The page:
PMS symptoms are the worst but PMDD could be even worse. Menstrual related mood disorders are becoming more and more common but do you know all of them and the key differences?
It’s normal to feel different in the lead up to your period. 30-80 percent of women experience symptoms of premenstrual syndrome (PMS,) causing bloated feelings, mood swings, food cravings and brain fog. While this makes their lives more difficult, the majority of women cope and live a normal life.
But in extreme circumstances, these symptoms become so severe that they impact their quality of life and ability to do normal things. This isn’t normal and If you are experiencing this, you might be suffering from premenstrual dysphoric disorder (PDD). Rather than suffering in silence, you may benefit from medical advice.
Maternal Mental Health Week is this month. Whether you’re a teenager preparing for her menstrual cycle, a pregnant woman, or a clueless boyfriend trying to better understand; it’s important you’re aware of symptoms and the treatments available.
“Premenstrual syndrome” (PMS) is a broad term describing the physical, emotional and psychological symptoms occurring a week before a woman’s period. The cause is attributed to hormone levels and imbalances – such as the rising and falling of estrogen and progesterone – which cause changes in the brain.
As many as 150 different symptoms have been assigned to PMS. But common and recurring experiences include:
PMS occurs during the luteal phase of ovulation and menstruation; which is approximately 14 days from your cycle (between five and seven days before your period.) According to research, symptoms can be intense in your twenties. It then eases in your thirties; before worsening again in your forties as you approach your menopause.
Most women with PMS don’t need to see a doctor to cope, as the symptoms are temporary and manageable.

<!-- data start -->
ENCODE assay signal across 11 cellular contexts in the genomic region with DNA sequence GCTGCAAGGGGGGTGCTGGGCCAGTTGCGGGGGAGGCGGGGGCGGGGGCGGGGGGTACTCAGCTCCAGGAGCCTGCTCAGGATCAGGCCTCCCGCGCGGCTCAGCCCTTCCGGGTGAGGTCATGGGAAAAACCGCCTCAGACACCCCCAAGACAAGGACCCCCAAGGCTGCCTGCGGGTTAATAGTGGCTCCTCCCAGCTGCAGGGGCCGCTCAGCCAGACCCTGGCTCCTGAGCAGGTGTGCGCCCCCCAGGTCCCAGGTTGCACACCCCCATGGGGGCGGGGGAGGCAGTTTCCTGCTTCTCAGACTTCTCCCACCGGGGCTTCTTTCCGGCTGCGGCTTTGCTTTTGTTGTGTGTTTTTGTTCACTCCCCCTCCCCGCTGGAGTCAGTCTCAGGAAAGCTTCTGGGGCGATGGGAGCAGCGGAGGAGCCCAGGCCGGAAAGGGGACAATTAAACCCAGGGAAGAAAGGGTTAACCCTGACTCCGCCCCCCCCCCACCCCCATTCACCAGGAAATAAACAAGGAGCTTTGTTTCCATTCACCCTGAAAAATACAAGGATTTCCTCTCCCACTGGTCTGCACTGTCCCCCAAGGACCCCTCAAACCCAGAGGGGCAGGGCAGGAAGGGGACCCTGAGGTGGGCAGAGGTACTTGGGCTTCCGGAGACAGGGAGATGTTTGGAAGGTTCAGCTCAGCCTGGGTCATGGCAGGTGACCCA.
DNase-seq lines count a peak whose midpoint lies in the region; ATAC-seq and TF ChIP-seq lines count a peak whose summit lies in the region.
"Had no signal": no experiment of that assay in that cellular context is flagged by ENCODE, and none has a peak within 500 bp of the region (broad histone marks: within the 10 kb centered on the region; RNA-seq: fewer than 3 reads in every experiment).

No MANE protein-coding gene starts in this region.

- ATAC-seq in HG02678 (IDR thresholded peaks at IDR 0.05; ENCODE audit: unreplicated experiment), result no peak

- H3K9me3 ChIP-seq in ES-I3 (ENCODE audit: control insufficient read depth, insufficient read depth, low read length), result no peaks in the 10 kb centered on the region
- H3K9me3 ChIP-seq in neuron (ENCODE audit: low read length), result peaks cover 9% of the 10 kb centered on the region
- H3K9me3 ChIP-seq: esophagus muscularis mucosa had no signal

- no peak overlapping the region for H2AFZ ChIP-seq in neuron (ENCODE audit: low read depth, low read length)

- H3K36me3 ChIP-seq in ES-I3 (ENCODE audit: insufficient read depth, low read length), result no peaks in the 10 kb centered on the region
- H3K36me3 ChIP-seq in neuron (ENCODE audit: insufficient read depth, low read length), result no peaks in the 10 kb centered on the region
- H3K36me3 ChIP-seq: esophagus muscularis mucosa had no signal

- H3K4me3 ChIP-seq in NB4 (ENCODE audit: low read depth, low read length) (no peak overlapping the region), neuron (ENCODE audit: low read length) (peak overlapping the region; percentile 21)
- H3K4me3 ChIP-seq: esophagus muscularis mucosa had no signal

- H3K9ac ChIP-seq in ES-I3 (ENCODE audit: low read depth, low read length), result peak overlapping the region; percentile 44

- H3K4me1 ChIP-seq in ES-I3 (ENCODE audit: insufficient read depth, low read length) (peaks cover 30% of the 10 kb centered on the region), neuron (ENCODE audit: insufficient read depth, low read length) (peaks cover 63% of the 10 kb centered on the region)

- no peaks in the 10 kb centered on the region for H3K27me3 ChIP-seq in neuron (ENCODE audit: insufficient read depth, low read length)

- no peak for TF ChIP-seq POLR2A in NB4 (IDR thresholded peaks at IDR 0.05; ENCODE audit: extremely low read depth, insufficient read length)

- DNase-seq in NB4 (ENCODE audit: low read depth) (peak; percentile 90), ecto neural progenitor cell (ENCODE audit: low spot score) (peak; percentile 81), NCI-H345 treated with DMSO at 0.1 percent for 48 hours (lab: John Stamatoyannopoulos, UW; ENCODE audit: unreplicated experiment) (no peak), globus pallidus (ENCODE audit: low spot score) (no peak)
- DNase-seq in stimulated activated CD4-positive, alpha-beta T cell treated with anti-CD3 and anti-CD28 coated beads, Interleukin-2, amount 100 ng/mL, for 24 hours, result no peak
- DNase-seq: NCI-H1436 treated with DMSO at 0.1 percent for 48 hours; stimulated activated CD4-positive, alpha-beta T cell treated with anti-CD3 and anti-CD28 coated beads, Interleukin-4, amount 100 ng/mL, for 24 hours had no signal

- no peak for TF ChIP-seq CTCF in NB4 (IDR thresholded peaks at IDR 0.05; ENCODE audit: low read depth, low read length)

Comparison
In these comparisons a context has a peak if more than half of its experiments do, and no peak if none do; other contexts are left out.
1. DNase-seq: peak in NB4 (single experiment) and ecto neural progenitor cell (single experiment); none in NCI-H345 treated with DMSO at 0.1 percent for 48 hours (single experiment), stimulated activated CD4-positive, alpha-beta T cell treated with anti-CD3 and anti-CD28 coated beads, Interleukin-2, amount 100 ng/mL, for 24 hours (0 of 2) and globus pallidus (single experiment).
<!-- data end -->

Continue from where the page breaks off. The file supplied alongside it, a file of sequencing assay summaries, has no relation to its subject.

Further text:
What about PMDD?
At first glance, PMS and PMDD look similar. But premenstrual dysphoric disorder is a much more severe form – it’s a serious medical condition that requires attention from a medical professional. It’s also less common: around 75 percent of women experience the former, while around 8% have PMDD.
Like before, it arises in the lead up to a period, during the luteal phase of the menstrual cycle – affecting women of childbearing age – but it causes extreme mood disturbances and irritability that the individual can’t control. PMDD symptoms are behavioural/emotional thoughts and tendencies that lead to social impairment; preventing a woman from living an ordinary life.
In a recent study, it was discovered those with untreated PMDD experience a loss of three quality-adjusted life years as a result of premenstrual pains. So if you’re suffering, speak out.
A woman with PMDD will suffer seemingly similar symptoms to those with PMS: bloating, tender breasts, headaches, changes in mood, and fatigue. But their experiences are more intense and serious. For example:
These intense experiences negatively impact a woman’s everyday life, for example: as they experience hopelessness, they are excessively self-critical; because they are on edge, PMDD sufferers are at greater risk of panic attacks and relationship conflict; in addition, they are unable to sleep and constantly feel tired.
Overall, PMS sufferers might experience temporary discomfort, but those with PMDD face serious symptoms preventing them from living their daily lives.
There is a strong connection between premenstrual symptoms and mental disorders. According to Tatnai Burnett M.D. those with depression, anxiety or mental health issues are much more susceptible to PMDD. When someone suffers from it, the hormones and changes in the brain that arise before a period could make the pre-existing disorders worse.
Learn strategies to cope with depression and anxiety
For a PMDD diagnosis, the symptoms must only last persist during the lead up to a period. If your symptoms last for longer, you may be experiencing PME.
Rather than causing new symptoms, premenstrual exacerbation (PME) occurs when hormone changes during menstruation worsen the experience of a pre-existing disorder – like depressive disorder or generalized anxiety disorder.
Like PMDD, the worse-than-usual symptoms usually subside a few days after the period, but it does leave behind the original disorder.